- Rare sectarian suicide attacks in Kabul and Mazar-e-Sharif kill at least 58 people; both Karzai and the Taliban issue statements of condemnation. Despite comments from Prime Minister Gilani suggesting a desire to rebuild relations with the U.S., Pakistan pulls liaison officers from trilateral border coordination posts in the wake of NATO cross-border attack. Senators Graham and McCain call for a “full review” of U.S. aid to Pakistan. The Bonn Conference on Afghanistan concludes with pledges of commitment and reform. Afghan government and aid agencies worry about looming reductions in development spending.
Pakistan – Security
- Pakistan Pulls Out of Border Liaison Posts: Pakistani military officials pulled their liaisons from at least two of the three trilateral border coordination centers established along the Afghanistan-Pakistan border for “consultation”; U.S. officials fear the move is a further punitive step in the wake of the November 26 cross-border attack on two Pakistani outposts, and caution that further communications breakdowns will increase the risk of similar incidents. Pakistani officials indicated the move was temporary but offered no further details. In an interview on Pakistani state television, Amb. Munter appealed for a restoration of the bilateral relationship and for Pakistan to join in the NATO investigation of the incident, which Pakistan to date has refused to do; Prime Minister Gilani yesterday told the AP that he wanted to wanted to rebuild ties with the U.S., which the State Department’s spokesman welcomed and echoed. Separately, a Newsweek piece reports on ongoing Pakistani intelligence cooperation against Al Qaeda suspects, despite the past year’s worth of spiking tensions between the U.S. and Pakistan. [Reuters] [GEO]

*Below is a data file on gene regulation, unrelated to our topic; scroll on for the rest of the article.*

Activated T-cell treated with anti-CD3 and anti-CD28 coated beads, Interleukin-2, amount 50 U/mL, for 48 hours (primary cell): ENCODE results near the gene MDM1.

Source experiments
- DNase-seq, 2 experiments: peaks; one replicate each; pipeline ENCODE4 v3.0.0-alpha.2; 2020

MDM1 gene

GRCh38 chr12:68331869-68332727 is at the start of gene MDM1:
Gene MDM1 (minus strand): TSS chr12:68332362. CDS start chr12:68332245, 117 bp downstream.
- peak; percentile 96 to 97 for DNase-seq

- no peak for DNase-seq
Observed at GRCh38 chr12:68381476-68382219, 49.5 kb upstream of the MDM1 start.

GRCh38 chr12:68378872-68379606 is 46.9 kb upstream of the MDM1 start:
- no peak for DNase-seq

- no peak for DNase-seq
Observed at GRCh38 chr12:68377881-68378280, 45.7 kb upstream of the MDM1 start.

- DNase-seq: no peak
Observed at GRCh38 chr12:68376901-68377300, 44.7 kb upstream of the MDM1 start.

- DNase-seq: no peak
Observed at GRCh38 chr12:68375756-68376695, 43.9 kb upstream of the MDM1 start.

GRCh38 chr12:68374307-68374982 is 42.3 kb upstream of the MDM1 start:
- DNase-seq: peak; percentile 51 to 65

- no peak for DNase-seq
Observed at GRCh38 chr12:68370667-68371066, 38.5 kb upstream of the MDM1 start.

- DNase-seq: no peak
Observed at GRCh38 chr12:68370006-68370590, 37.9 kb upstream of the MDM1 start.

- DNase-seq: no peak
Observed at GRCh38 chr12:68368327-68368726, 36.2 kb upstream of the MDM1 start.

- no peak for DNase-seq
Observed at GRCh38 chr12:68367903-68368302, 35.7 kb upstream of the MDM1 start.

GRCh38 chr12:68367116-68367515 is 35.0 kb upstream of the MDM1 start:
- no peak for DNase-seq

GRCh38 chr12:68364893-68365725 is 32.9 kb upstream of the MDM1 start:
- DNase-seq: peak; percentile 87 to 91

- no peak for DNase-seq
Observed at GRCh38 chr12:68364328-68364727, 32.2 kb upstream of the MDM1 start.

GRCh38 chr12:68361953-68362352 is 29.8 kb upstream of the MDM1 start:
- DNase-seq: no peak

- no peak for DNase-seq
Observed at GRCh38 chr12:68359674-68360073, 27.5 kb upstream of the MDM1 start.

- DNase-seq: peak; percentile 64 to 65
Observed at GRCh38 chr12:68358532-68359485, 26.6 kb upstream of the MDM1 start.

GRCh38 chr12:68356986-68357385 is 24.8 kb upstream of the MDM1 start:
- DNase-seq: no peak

- Terror Suspect Recidivism: A Punjab Home Department report found that an unspecified number of 65 suspects previously imprisoned for membership in banned militant outfits who were released in 2011 have returned to their previous groups, the Express Tribune reports; Lashkar-e-Jhangvi leader Malik Ishaq, who has been re-arrested, is most prominent among them.
Pakistan – Politics and Diplomacy